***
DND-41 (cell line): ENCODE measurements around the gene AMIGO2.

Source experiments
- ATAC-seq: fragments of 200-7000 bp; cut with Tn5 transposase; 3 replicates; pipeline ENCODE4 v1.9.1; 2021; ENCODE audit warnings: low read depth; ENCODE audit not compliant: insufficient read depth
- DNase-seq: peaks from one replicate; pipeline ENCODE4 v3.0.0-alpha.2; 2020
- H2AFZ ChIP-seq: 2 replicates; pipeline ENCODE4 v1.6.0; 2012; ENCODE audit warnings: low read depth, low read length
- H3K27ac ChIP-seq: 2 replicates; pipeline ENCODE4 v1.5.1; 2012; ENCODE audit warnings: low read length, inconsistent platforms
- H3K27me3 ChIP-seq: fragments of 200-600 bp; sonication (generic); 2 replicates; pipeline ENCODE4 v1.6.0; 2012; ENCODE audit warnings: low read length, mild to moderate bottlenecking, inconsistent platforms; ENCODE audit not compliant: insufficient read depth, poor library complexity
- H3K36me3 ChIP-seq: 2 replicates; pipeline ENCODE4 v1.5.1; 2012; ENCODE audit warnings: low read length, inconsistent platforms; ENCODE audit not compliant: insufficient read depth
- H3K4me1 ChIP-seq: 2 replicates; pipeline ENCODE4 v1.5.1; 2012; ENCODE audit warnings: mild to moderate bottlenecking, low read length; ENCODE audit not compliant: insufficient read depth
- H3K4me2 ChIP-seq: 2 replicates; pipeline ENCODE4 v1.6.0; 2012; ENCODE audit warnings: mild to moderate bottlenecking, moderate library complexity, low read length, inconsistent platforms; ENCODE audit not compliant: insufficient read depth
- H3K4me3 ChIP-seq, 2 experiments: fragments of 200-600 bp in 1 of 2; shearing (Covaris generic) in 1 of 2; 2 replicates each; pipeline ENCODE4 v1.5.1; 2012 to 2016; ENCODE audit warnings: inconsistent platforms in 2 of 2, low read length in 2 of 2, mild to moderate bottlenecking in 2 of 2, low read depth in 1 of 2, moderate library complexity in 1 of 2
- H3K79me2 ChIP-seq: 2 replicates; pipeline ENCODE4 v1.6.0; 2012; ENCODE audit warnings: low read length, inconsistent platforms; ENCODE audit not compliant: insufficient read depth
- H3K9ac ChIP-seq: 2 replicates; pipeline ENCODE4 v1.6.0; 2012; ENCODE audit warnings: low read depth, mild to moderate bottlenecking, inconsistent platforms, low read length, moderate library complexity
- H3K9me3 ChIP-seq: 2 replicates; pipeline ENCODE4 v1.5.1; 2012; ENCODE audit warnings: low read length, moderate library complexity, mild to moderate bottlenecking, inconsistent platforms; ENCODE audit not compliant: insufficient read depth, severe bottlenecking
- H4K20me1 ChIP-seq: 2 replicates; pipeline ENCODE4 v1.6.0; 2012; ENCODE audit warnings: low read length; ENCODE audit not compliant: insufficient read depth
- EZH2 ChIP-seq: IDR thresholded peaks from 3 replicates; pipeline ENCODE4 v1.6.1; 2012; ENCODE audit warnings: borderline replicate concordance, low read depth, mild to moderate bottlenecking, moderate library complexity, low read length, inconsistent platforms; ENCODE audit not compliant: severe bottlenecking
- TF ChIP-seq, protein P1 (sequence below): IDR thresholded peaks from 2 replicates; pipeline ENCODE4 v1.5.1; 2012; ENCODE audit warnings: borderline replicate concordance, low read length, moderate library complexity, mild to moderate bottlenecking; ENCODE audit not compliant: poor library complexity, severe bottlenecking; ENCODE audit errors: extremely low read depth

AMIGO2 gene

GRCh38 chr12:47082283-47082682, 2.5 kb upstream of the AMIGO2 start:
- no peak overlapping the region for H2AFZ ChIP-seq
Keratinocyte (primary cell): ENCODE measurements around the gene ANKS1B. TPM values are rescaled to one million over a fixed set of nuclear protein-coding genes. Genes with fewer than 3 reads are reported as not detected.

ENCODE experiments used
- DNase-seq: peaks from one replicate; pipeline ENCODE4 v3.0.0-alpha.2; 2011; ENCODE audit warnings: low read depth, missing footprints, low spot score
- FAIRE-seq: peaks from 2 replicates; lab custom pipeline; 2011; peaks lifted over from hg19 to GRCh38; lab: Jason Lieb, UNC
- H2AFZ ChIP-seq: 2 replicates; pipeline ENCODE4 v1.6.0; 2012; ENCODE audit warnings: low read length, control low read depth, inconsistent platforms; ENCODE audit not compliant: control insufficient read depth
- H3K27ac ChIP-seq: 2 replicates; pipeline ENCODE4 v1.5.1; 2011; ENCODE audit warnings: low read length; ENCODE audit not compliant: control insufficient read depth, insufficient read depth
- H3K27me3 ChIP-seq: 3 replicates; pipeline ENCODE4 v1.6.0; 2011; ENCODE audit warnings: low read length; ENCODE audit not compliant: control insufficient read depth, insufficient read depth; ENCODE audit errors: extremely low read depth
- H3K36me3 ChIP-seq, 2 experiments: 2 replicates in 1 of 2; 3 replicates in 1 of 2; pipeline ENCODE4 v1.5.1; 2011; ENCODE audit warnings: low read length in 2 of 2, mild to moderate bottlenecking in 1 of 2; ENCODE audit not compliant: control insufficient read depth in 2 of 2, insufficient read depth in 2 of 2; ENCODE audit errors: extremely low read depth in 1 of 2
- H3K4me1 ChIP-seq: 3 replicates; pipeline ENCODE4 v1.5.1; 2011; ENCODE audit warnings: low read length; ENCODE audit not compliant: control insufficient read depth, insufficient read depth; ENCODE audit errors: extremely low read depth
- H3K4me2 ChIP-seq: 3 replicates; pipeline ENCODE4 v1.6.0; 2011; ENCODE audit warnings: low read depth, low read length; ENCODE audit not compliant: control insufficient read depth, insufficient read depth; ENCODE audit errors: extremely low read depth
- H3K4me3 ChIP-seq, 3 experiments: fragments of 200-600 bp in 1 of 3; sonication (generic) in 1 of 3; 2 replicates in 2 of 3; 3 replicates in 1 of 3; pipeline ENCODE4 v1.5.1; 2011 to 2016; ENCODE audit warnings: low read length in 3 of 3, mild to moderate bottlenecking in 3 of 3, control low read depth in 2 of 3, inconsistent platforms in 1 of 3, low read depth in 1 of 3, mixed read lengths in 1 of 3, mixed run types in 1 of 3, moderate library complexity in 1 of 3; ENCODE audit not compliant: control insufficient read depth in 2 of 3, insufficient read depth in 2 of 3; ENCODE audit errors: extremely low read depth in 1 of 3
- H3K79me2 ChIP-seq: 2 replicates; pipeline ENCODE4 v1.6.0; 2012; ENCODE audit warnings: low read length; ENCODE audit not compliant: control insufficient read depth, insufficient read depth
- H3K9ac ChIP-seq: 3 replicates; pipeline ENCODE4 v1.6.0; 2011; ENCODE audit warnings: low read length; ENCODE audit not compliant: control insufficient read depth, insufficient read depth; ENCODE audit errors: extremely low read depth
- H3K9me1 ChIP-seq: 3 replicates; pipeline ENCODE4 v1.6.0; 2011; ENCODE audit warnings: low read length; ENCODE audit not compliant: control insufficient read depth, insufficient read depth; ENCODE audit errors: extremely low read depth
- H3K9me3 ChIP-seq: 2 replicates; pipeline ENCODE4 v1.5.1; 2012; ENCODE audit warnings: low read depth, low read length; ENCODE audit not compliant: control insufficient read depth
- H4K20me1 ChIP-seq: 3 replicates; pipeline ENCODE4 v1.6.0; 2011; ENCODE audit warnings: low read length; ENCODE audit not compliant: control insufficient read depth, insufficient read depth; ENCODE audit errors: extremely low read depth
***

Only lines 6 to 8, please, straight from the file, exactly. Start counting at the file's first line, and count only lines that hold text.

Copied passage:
- H3K27ac ChIP-seq: 2 replicates; pipeline ENCODE4 v1.5.1; 2012; ENCODE audit warnings: low read length, inconsistent platforms
- H3K27me3 ChIP-seq: fragments of 200-600 bp; sonication (generic); 2 replicates; pipeline ENCODE4 v1.6.0; 2012; ENCODE audit warnings: low read length, mild to moderate bottlenecking, inconsistent platforms; ENCODE audit not compliant: insufficient read depth, poor library complexity
- H3K36me3 ChIP-seq: 2 replicates; pipeline ENCODE4 v1.5.1; 2012; ENCODE audit warnings: low read length, inconsistent platforms; ENCODE audit not compliant: insufficient read depth